Despite your best efforts, sometimes things go sideways no matter how carefully you plan.
I know you’ve had this happen: You plan everything just right, exactly how you’ve done it dozens of times. You follow all the right steps. You make allowances for things in the event you need to “tweak” things after the fact. And in spite of it all, something random just doesn’t work.
It could be stain not absorbing right in one spot, or maybe two halves of a joint don’t quite fit even though you used the same bit or setup for both. It might be an odd bit of grain that catches the light with distracting chatoyance you couldn’t predict.
In the photo above is a box I’ve almost completed. As I’ve done countless times for boxes with continuous grain, I elected to use keepers inside to keep the lid in place. The box came out perfect, the keepers worked fine for an easy, accurate fit.
But after a coat of Danish oil cured, the lid decided it didn’t want to fit any more and got stuck. That happens sometimes, so I fine-tuned the keeper and inner box edges to get the fit back again. I had to put it aside for a day or two, but when I went back to work on it, the lid didn’t fit again – once more, too tight.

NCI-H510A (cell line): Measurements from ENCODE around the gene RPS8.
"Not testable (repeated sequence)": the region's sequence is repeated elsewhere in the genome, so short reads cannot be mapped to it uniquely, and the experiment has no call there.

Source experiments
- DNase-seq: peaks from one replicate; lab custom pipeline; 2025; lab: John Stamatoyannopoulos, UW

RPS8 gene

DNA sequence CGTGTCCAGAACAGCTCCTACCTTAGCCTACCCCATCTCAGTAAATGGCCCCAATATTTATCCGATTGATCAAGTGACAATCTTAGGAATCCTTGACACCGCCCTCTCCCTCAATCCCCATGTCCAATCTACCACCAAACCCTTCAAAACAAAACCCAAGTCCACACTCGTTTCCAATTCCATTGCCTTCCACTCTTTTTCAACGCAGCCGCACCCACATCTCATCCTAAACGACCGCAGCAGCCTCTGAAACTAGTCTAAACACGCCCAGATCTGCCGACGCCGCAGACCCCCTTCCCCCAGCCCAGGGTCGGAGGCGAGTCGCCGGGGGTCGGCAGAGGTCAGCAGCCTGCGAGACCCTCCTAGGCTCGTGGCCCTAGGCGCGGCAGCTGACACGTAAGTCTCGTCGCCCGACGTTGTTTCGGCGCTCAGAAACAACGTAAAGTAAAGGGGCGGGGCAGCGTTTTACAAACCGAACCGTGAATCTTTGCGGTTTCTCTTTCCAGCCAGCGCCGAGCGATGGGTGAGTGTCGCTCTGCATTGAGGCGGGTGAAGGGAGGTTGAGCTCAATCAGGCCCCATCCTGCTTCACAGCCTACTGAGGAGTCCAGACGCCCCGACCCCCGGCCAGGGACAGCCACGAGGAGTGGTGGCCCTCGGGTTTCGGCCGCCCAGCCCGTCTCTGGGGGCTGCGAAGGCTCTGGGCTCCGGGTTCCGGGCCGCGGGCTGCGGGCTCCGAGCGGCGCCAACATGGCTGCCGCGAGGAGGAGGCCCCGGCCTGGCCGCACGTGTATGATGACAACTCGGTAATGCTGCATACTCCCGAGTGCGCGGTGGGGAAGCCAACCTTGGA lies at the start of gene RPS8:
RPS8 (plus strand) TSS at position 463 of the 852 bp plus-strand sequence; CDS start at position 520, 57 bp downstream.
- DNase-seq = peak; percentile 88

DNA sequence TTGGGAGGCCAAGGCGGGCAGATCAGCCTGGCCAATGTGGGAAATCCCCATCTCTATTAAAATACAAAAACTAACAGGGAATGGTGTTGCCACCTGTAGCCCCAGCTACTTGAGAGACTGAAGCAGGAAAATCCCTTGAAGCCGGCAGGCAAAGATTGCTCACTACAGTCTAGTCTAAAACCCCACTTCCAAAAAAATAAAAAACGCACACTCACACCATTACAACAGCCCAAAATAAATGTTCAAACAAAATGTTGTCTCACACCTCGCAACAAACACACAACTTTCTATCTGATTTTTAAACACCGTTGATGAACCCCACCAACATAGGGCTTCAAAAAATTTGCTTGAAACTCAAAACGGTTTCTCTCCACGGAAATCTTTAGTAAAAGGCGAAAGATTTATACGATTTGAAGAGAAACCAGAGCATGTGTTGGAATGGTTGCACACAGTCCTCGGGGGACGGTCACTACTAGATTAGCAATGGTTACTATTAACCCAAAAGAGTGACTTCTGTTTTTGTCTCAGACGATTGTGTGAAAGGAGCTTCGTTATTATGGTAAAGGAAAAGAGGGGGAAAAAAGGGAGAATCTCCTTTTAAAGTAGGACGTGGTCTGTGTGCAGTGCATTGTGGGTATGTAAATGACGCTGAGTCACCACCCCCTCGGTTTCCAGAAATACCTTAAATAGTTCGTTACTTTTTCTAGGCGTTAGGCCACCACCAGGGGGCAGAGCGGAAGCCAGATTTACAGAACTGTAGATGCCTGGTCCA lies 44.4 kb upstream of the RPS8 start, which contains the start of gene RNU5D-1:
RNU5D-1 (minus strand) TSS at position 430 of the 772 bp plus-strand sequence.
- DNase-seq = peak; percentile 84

I tweaked it again, got the fit just right and a day later it happened again. Fortunately, I have several projects going on and have worked slowly on this box. Good thing, or it might have already gone to the recipient who’d soon have a stuck lid. As it is, I’ve tweaked that lid four times now.
I suppose this is the wood settling, although I’m clueless as to why so drastically. The finishing process, ambient humidity and all the usual factors are in play – I’ve experienced that before – but never to this degree, if that’s what it is. I’ve checked and everything is still square, but after a couple days rest, that lid just doesn’t want to cooperate.
The best course of action at this point is to set it aside and really let it settle in before dealing with it more. I’ll tweak it again, but plan to wait a while before giving it to the recipient “just to make sure.”